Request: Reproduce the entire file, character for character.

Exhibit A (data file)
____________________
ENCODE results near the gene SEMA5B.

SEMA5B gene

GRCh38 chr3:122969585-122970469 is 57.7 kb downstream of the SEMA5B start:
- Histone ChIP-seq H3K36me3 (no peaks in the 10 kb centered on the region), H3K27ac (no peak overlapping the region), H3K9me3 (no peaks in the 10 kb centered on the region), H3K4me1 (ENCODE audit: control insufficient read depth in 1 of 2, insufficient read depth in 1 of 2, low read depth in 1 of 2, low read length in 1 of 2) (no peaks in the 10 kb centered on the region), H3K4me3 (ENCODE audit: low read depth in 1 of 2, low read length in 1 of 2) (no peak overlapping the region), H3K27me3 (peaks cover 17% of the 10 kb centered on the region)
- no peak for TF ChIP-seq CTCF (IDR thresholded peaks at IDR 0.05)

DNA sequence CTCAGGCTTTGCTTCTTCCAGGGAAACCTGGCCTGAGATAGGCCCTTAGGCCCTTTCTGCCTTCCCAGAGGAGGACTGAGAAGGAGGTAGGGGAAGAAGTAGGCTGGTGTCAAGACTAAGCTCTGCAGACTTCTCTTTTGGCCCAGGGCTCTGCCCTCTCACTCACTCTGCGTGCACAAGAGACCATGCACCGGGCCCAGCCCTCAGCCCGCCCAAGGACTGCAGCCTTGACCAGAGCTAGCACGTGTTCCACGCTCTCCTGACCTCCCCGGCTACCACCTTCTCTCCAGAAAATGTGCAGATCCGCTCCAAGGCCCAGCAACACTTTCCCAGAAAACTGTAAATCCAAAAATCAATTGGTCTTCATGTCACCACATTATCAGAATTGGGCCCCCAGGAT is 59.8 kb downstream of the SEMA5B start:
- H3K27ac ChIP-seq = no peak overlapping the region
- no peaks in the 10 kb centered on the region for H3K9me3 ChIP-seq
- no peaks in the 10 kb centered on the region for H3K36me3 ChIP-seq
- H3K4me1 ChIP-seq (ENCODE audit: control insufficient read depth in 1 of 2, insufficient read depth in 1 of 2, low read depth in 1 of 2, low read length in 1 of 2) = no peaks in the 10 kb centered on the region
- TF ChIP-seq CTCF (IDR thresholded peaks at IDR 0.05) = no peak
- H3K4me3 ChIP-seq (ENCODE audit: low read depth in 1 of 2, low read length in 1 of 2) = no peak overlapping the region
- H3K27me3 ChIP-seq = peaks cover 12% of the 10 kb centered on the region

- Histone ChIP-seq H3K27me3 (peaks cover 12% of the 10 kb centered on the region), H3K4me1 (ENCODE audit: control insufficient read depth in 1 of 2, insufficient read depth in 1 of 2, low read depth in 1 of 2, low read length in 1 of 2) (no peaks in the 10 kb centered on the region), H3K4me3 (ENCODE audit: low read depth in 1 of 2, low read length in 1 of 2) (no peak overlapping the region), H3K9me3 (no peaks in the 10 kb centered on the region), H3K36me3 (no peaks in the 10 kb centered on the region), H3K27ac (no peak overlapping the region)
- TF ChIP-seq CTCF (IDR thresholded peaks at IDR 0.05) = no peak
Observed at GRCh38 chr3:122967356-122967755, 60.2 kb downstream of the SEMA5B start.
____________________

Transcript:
ENCODE results near the gene SEMA5B.

SEMA5B gene

GRCh38 chr3:122969585-122970469 is 57.7 kb downstream of the SEMA5B start:
- Histone ChIP-seq H3K36me3 (no peaks in the 10 kb centered on the region), H3K27ac (no peak overlapping the region), H3K9me3 (no peaks in the 10 kb centered on the region), H3K4me1 (ENCODE audit: control insufficient read depth in 1 of 2, insufficient read depth in 1 of 2, low read depth in 1 of 2, low read length in 1 of 2) (no peaks in the 10 kb centered on the region), H3K4me3 (ENCODE audit: low read depth in 1 of 2, low read length in 1 of 2) (no peak overlapping the region), H3K27me3 (peaks cover 17% of the 10 kb centered on the region)
- no peak for TF ChIP-seq CTCF (IDR thresholded peaks at IDR 0.05)

DNA sequence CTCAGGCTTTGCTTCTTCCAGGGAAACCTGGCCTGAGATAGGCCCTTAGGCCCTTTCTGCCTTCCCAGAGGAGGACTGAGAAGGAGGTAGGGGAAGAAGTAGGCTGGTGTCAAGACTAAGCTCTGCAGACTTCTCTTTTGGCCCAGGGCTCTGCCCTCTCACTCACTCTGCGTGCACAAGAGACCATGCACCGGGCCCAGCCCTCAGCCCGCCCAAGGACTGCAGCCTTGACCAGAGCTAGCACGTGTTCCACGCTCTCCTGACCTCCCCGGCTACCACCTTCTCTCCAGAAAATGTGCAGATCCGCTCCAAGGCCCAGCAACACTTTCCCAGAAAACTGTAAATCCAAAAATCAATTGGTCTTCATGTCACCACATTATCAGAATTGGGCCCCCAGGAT is 59.8 kb downstream of the SEMA5B start:
- H3K27ac ChIP-seq = no peak overlapping the region
- no peaks in the 10 kb centered on the region for H3K9me3 ChIP-seq
- no peaks in the 10 kb centered on the region for H3K36me3 ChIP-seq
- H3K4me1 ChIP-seq (ENCODE audit: control insufficient read depth in 1 of 2, insufficient read depth in 1 of 2, low read depth in 1 of 2, low read length in 1 of 2) = no peaks in the 10 kb centered on the region
- TF ChIP-seq CTCF (IDR thresholded peaks at IDR 0.05) = no peak
- H3K4me3 ChIP-seq (ENCODE audit: low read depth in 1 of 2, low read length in 1 of 2) = no peak overlapping the region
- H3K27me3 ChIP-seq = peaks cover 12% of the 10 kb centered on the region

- Histone ChIP-seq H3K27me3 (peaks cover 12% of the 10 kb centered on the region), H3K4me1 (ENCODE audit: control insufficient read depth in 1 of 2, insufficient read depth in 1 of 2, low read depth in 1 of 2, low read length in 1 of 2) (no peaks in the 10 kb centered on the region), H3K4me3 (ENCODE audit: low read depth in 1 of 2, low read length in 1 of 2) (no peak overlapping the region), H3K9me3 (no peaks in the 10 kb centered on the region), H3K36me3 (no peaks in the 10 kb centered on the region), H3K27ac (no peak overlapping the region)
- TF ChIP-seq CTCF (IDR thresholded peaks at IDR 0.05) = no peak
Observed at GRCh38 chr3:122967356-122967755, 60.2 kb downstream of the SEMA5B start.